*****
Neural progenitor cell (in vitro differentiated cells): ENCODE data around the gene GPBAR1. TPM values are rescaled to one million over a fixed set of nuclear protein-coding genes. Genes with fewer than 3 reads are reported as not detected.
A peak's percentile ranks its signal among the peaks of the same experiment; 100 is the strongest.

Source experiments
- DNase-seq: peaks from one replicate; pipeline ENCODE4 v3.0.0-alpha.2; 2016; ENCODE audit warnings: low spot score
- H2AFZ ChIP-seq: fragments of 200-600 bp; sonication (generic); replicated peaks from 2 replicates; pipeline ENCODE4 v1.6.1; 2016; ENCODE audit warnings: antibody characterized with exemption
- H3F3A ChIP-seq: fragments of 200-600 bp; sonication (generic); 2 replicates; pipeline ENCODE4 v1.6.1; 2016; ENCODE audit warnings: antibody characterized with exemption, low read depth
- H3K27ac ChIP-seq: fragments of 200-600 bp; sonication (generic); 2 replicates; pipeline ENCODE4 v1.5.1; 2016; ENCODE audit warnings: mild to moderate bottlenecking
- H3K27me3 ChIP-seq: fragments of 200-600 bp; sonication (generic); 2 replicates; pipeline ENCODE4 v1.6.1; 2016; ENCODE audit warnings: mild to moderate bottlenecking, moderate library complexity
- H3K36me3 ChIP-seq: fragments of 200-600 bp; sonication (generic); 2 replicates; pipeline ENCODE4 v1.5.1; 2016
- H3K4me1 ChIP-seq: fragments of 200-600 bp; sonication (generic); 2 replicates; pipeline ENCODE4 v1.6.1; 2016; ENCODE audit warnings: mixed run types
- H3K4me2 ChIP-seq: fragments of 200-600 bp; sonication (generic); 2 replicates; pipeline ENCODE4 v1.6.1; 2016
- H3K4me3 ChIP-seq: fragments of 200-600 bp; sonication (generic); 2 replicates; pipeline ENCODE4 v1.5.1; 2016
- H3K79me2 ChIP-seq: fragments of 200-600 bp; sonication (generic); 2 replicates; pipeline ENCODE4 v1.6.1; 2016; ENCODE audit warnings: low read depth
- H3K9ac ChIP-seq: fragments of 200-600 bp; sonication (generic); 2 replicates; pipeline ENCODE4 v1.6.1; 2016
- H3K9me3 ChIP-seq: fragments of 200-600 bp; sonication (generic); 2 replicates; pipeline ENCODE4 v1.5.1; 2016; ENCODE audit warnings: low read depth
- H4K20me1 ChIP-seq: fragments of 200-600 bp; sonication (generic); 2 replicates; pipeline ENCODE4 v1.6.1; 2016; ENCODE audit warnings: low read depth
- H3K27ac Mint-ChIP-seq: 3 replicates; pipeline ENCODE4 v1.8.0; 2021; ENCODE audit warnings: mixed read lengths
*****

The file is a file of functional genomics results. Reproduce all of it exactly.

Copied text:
Neural progenitor cell (in vitro differentiated cells): ENCODE data around the gene GPBAR1. TPM values are rescaled to one million over a fixed set of nuclear protein-coding genes. Genes with fewer than 3 reads are reported as not detected.
A peak's percentile ranks its signal among the peaks of the same experiment; 100 is the strongest.

Source experiments
- DNase-seq: peaks from one replicate; pipeline ENCODE4 v3.0.0-alpha.2; 2016; ENCODE audit warnings: low spot score
- H2AFZ ChIP-seq: fragments of 200-600 bp; sonication (generic); replicated peaks from 2 replicates; pipeline ENCODE4 v1.6.1; 2016; ENCODE audit warnings: antibody characterized with exemption
- H3F3A ChIP-seq: fragments of 200-600 bp; sonication (generic); 2 replicates; pipeline ENCODE4 v1.6.1; 2016; ENCODE audit warnings: antibody characterized with exemption, low read depth
- H3K27ac ChIP-seq: fragments of 200-600 bp; sonication (generic); 2 replicates; pipeline ENCODE4 v1.5.1; 2016; ENCODE audit warnings: mild to moderate bottlenecking
- H3K27me3 ChIP-seq: fragments of 200-600 bp; sonication (generic); 2 replicates; pipeline ENCODE4 v1.6.1; 2016; ENCODE audit warnings: mild to moderate bottlenecking, moderate library complexity
- H3K36me3 ChIP-seq: fragments of 200-600 bp; sonication (generic); 2 replicates; pipeline ENCODE4 v1.5.1; 2016
- H3K4me1 ChIP-seq: fragments of 200-600 bp; sonication (generic); 2 replicates; pipeline ENCODE4 v1.6.1; 2016; ENCODE audit warnings: mixed run types
- H3K4me2 ChIP-seq: fragments of 200-600 bp; sonication (generic); 2 replicates; pipeline ENCODE4 v1.6.1; 2016
- H3K4me3 ChIP-seq: fragments of 200-600 bp; sonication (generic); 2 replicates; pipeline ENCODE4 v1.5.1; 2016
- H3K79me2 ChIP-seq: fragments of 200-600 bp; sonication (generic); 2 replicates; pipeline ENCODE4 v1.6.1; 2016; ENCODE audit warnings: low read depth
- H3K9ac ChIP-seq: fragments of 200-600 bp; sonication (generic); 2 replicates; pipeline ENCODE4 v1.6.1; 2016
- H3K9me3 ChIP-seq: fragments of 200-600 bp; sonication (generic); 2 replicates; pipeline ENCODE4 v1.5.1; 2016; ENCODE audit warnings: low read depth
- H4K20me1 ChIP-seq: fragments of 200-600 bp; sonication (generic); 2 replicates; pipeline ENCODE4 v1.6.1; 2016; ENCODE audit warnings: low read depth
- H3K27ac Mint-ChIP-seq: 3 replicates; pipeline ENCODE4 v1.8.0; 2021; ENCODE audit warnings: mixed read lengths